In the same period her holiness must have grown especially from her humility in not telling anyone about the privilege she had received. To ordinary souls, it would have seemed only reasonable to report the great apparition, at least to Joseph. Proper concern for her own reputation would seem to demand it. Yet we know that she did not speak a word in her own behalf, evidence of the most absolute docility to the gifts of the Holy Spirit, who often leads souls in marvelous paths, not contrary to, but beyond, what reason would suggest. And yet precisely because the motion given is superior to reason, the reasons for the decision are not made clear to the recipient. The soul is simply shown that the course proposed is the will of God, and so is good; that is enough for the perfectly docile soul. It amply sufficed for Mary, whom we rightly call the spouse of the Holy Spirit. May not this explain most easily how she would make a vow or resolve of virginity even in marriage to Joseph?

On the night of the Nativity heaven did indeed show its wonders. In all other respects the child seemed an ordinary infant—not manifesting his infinite personality. Nor was he willing to save himself from Herod by his own power. The status of a common fugitive seeking shelter in Egypt would be the remedy. Here was a heavy demand on the faith of Mary and an occasion for great spiritual growth.

But before that flight, there came the Presentation in the Temple. With what unreserved love did Mary offer her son. And yet at what cost, for the joy of the day was darkly clouded by the mysterious but piercing prophecy of the seven swords.

During the sojourn in Egypt and in the long years of the hidden life that followed, there were no miracles, nothing at all that would permit one to know that the growing boy was more than human. It is said that familiarity breeds contempt. Priests or sacristans, who often handle sacred things, are in constant danger of developing hardness or callousness; only a lively, constantly active faith can prevent it. Here again was a long trial of the faith of Mary.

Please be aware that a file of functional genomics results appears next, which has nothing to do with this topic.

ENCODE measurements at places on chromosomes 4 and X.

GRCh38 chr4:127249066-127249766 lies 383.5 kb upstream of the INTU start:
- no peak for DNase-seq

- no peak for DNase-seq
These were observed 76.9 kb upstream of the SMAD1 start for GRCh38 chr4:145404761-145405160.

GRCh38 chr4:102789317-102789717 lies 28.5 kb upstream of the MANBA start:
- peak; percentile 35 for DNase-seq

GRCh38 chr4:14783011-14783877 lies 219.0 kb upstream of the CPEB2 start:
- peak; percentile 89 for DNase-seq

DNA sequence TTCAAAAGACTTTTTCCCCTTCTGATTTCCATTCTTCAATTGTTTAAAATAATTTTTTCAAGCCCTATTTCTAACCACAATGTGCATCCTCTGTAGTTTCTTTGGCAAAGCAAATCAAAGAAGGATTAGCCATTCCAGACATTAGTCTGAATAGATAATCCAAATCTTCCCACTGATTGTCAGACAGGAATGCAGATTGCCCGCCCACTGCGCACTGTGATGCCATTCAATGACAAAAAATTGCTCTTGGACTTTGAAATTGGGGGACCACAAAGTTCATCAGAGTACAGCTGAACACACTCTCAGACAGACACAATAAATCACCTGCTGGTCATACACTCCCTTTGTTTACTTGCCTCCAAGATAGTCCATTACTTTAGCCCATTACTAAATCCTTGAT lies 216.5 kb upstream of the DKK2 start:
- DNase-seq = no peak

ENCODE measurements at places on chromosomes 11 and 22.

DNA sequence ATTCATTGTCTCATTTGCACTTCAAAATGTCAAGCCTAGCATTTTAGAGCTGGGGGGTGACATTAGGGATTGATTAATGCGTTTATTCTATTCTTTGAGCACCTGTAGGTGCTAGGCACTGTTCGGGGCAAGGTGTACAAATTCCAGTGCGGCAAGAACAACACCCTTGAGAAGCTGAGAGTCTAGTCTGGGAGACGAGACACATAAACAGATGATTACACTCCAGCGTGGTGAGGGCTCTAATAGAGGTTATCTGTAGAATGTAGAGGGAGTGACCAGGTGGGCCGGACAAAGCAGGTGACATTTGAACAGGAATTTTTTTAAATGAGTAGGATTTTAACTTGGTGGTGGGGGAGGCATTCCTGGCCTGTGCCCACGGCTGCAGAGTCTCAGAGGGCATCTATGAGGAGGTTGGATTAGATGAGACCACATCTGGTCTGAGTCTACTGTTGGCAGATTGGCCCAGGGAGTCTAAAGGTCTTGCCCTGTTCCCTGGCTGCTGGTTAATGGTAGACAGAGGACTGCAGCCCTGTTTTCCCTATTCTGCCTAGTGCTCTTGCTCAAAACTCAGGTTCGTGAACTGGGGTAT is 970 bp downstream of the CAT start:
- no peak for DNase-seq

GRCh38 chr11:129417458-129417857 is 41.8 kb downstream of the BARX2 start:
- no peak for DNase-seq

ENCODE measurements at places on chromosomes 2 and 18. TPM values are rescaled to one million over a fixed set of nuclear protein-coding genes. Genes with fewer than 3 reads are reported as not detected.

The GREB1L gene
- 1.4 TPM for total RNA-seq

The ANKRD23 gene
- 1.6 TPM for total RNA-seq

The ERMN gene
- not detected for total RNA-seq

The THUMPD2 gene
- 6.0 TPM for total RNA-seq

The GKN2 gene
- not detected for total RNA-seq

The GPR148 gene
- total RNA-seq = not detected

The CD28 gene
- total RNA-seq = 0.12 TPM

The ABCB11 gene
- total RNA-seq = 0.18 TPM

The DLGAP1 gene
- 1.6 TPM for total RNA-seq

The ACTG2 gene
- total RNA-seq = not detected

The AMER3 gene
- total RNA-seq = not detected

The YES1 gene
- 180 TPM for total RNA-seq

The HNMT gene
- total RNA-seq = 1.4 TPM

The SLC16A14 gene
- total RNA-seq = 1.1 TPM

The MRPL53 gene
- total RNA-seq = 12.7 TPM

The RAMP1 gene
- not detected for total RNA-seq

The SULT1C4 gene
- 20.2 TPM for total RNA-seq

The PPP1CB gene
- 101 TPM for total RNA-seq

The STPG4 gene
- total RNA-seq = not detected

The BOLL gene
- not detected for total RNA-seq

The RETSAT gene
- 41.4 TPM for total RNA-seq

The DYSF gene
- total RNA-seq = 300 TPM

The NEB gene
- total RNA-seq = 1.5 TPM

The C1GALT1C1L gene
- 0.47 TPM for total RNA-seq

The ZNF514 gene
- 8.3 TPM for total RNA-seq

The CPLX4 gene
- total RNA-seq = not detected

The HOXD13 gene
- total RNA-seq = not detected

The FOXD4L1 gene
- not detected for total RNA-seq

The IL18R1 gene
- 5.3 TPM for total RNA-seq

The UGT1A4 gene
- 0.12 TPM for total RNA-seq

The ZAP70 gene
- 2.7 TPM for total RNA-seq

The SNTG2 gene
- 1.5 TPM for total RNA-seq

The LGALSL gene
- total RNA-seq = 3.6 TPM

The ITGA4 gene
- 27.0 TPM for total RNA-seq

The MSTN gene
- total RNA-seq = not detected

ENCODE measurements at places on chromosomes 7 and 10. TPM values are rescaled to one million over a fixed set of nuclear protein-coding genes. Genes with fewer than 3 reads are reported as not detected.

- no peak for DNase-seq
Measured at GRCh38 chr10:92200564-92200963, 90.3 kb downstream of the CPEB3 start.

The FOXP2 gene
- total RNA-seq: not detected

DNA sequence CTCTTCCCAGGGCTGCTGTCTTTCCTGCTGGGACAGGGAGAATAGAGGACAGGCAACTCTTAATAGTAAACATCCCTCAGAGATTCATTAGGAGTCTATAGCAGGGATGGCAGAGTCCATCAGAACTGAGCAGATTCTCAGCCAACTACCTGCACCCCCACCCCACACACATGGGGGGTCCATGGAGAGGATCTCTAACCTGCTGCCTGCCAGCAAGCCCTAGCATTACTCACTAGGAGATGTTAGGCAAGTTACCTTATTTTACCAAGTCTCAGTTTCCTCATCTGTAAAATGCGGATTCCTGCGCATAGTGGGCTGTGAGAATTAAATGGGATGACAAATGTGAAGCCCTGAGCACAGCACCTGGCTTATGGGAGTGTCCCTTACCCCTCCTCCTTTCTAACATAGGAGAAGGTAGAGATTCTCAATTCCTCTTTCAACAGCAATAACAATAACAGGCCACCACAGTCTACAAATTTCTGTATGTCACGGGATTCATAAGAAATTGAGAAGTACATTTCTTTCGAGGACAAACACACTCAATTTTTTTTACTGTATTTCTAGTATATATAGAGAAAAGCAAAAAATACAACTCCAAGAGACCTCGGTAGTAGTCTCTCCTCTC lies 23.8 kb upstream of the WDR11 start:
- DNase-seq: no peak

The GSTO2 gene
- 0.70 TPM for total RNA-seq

On the other hand, like any other mother, the Virgin would be powerfully drawn by nature to love her son. In this case, the strong love of nature fused into and stimulated, her already tremendous supernatural love of God: for both had one and the same object and direction.

Then there were the mysterious trials in which so beloved a son seemed to show aloofness: "Did you not know that I must be about my Father's business?" (Luke 2:49). And: "What is that to me and to thee?" (John 2:4.) Although Mary's soul had received superlative graces of light so that she did know his divinity and the great lines of the divine plan for his future mission and suffering, yet she was asked to endure darkness in some details, so that she did not understand what he meant in the Temple though her subsequent actions at Cana indicate at least partial comprehension.